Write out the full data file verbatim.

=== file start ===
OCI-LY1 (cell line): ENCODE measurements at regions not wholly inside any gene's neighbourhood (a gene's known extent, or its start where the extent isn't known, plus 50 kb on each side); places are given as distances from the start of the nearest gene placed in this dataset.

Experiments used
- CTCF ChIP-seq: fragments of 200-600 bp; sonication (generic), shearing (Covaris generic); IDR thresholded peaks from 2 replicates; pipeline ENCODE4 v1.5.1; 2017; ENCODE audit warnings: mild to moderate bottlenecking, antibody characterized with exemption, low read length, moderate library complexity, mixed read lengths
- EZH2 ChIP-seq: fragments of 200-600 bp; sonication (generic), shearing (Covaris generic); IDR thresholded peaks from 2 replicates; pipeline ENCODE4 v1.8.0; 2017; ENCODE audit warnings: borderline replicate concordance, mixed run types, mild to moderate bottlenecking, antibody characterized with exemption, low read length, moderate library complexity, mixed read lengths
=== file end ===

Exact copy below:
OCI-LY1 (cell line): ENCODE measurements at regions not wholly inside any gene's neighbourhood (a gene's known extent, or its start where the extent isn't known, plus 50 kb on each side); places are given as distances from the start of the nearest gene placed in this dataset.

Experiments used
- CTCF ChIP-seq: fragments of 200-600 bp; sonication (generic), shearing (Covaris generic); IDR thresholded peaks from 2 replicates; pipeline ENCODE4 v1.5.1; 2017; ENCODE audit warnings: mild to moderate bottlenecking, antibody characterized with exemption, low read length, moderate library complexity, mixed read lengths
- EZH2 ChIP-seq: fragments of 200-600 bp; sonication (generic), shearing (Covaris generic); IDR thresholded peaks from 2 replicates; pipeline ENCODE4 v1.8.0; 2017; ENCODE audit warnings: borderline replicate concordance, mixed run types, mild to moderate bottlenecking, antibody characterized with exemption, low read length, moderate library complexity, mixed read lengths